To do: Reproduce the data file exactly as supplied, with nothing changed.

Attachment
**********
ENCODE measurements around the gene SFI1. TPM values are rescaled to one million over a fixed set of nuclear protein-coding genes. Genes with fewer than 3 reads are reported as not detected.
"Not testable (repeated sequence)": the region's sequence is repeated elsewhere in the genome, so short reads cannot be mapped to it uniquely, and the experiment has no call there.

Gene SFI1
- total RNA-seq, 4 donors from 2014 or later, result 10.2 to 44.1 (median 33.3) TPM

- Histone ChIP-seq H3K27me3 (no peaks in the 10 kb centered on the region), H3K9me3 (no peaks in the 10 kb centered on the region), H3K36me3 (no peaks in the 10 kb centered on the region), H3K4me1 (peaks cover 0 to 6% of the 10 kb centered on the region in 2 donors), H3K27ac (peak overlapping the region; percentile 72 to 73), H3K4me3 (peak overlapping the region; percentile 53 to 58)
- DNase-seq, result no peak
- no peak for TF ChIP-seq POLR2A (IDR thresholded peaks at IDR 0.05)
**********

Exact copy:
ENCODE measurements around the gene SFI1. TPM values are rescaled to one million over a fixed set of nuclear protein-coding genes. Genes with fewer than 3 reads are reported as not detected.
"Not testable (repeated sequence)": the region's sequence is repeated elsewhere in the genome, so short reads cannot be mapped to it uniquely, and the experiment has no call there.

Gene SFI1
- total RNA-seq, 4 donors from 2014 or later, result 10.2 to 44.1 (median 33.3) TPM

- Histone ChIP-seq H3K27me3 (no peaks in the 10 kb centered on the region), H3K9me3 (no peaks in the 10 kb centered on the region), H3K36me3 (no peaks in the 10 kb centered on the region), H3K4me1 (peaks cover 0 to 6% of the 10 kb centered on the region in 2 donors), H3K27ac (peak overlapping the region; percentile 72 to 73), H3K4me3 (peak overlapping the region; percentile 53 to 58)
- DNase-seq, result no peak
- no peak for TF ChIP-seq POLR2A (IDR thresholded peaks at IDR 0.05)